fess up ….

  3. Anonymous Avatar

    What is the point of having a public road pay property tax? Town hall doesn’t pay propertytax to itself.

    The point I was making is that if the tolls are lowered by eliminating the property tax (on private property, in this case) then that income to the juridiction must be made up somewhere. Lowering the tolls this way is NOT a cost savings, but shifts the costs from the users (which is the point of a toll road) to the general property taxpayers, who may not use ore even benefit much from the road.

    Public roads are different, because they are not intended to be supported by user fees. We pay for some of it with gas taxes, and other forms of fees and taxes that are user related, but we have decided NOT to collect 100% of the money that way.

    Some people think this means that those who use the roads only a little are subsidizing those that use the roads a lot. Having toll roads that are also supported through property taxes would seem to defeat the purpose.

    But, before we put all the costs on the users of the roads, we should consider who else benefits. We have decided NOT topay full costs for roadways through various user related fees for a reason. I can’t say what that is, but I would postulate that one reason is that good transportation increases the value of your property. (presumably, you will use the transportaton and pay for that benefit thrugh user fees.)

    Therefore there is no reason NOT to have some other inputs to the road funds than those from the users.

    EXCEPT if you have a toll road, where the whole initial premise is that it should be funded entirely by users.

    Now what happens if the toll road does what the railroads do. The railroads make a LOT of money by owning and leasing facilities with rail spurs. The toll road could do the same by buying up property adjacent to the toll road, adding new entrances, and leasing them out.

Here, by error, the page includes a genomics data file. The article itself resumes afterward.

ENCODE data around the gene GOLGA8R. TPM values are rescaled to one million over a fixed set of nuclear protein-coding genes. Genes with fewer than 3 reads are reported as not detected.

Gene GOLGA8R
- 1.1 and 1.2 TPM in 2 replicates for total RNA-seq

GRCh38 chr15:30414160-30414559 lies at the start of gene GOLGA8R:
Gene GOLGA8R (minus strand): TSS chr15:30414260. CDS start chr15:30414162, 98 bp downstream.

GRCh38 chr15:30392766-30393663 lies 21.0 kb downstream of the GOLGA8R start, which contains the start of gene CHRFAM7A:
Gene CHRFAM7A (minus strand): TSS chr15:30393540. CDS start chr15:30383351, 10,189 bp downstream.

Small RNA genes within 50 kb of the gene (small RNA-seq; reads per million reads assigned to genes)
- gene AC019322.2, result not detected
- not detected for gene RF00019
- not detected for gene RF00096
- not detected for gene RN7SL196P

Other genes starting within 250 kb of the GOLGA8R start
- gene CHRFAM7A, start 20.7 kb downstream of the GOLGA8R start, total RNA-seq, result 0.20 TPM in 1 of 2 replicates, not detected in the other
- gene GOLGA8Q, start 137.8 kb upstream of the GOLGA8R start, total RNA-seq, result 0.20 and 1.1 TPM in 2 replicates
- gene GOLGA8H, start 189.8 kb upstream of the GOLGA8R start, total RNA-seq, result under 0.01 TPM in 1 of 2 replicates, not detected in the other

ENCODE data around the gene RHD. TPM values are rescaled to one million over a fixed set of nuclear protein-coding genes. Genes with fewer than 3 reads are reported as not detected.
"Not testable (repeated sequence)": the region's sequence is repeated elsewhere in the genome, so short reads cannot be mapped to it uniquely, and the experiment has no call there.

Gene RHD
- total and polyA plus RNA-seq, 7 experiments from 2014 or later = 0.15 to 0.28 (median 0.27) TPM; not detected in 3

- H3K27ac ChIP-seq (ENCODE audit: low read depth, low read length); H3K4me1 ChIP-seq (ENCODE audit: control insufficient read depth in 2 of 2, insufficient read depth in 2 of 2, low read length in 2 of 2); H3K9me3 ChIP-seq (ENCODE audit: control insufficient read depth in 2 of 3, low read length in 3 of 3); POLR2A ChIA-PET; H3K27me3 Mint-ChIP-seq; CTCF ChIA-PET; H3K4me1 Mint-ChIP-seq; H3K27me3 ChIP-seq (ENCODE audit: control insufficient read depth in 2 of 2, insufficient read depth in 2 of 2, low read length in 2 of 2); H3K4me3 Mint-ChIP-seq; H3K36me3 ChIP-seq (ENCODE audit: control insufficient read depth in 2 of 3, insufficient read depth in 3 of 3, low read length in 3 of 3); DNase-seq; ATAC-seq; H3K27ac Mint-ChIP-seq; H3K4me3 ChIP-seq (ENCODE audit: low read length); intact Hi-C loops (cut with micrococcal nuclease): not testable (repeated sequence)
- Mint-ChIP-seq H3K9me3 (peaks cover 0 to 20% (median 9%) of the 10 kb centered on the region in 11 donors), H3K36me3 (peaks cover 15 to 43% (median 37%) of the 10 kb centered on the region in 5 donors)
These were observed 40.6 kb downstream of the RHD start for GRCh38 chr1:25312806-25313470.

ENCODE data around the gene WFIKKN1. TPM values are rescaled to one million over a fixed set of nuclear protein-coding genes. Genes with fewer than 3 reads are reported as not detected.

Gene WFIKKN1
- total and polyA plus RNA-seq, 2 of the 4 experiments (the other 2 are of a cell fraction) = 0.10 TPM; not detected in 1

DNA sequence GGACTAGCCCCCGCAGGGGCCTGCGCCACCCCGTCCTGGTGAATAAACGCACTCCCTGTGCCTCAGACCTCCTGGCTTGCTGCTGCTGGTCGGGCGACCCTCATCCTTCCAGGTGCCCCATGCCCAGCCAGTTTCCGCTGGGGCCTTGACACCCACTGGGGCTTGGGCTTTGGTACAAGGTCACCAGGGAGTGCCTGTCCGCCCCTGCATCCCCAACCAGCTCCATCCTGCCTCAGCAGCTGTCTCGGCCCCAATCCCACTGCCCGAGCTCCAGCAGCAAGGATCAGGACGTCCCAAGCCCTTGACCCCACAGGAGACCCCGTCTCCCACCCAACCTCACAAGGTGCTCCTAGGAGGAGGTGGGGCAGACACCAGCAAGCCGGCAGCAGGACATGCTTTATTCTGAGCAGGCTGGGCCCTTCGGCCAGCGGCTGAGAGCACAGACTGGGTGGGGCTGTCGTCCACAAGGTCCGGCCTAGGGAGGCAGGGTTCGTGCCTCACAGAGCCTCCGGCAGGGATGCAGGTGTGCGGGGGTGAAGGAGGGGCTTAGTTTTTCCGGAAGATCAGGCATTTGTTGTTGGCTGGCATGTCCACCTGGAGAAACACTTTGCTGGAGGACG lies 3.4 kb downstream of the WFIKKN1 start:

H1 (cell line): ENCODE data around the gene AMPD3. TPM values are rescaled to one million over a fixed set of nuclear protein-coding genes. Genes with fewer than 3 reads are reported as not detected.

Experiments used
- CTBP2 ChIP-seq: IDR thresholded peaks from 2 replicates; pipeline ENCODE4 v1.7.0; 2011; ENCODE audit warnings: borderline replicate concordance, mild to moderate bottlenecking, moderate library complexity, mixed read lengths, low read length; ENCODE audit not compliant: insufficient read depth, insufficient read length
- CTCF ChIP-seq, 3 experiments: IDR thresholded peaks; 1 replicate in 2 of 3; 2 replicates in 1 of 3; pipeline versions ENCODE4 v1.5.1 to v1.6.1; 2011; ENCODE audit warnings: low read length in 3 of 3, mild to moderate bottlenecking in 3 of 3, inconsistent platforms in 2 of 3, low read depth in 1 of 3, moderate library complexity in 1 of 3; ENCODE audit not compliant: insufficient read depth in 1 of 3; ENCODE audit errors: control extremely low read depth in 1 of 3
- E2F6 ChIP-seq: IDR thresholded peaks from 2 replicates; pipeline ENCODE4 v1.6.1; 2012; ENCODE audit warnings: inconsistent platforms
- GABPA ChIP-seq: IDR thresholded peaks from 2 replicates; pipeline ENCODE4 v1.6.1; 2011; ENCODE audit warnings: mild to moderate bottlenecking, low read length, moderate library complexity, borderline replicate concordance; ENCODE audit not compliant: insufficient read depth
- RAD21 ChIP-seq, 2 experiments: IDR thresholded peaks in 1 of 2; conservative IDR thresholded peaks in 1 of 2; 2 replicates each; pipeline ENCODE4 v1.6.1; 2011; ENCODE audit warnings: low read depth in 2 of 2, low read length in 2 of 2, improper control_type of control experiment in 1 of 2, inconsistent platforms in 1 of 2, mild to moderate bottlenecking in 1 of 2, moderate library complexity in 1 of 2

Then you would have a whole new political ball of wax to sort out.


  4. Larry Gross Avatar
    Larry Gross

    no – you ARE trying to have it both ways.

    A road has the same function no matter how it is funded and administered.

    so you want to cite the loss of economic opportunity and property taxes if a road is privately operated but not if it is government operated.

    you cite that as an “additional cost” of toll roads but treated not as a cost for government roads.

    The economic loss of the right-of-way is exactly the same no matter whether it is toll or not.

    the article points out that the toll road actually pays for property taxes.

    you pay for the property taxes of government roads also but not via tolls but via higher property taxes to make up the loss of taxable property.

    “Now what happens if the toll road does what the railroads do.”

    well.. if you want to ignore the fact that the government basically gave away the land to the railroads in exchange for the railroads building the rail infrastructure…

    I’m actually in favor of granting private investors the ability to procure parcels on a willing buyer/willing seller basis in exchange for giving them the right to develop the excess parcels that result after excising the right of way.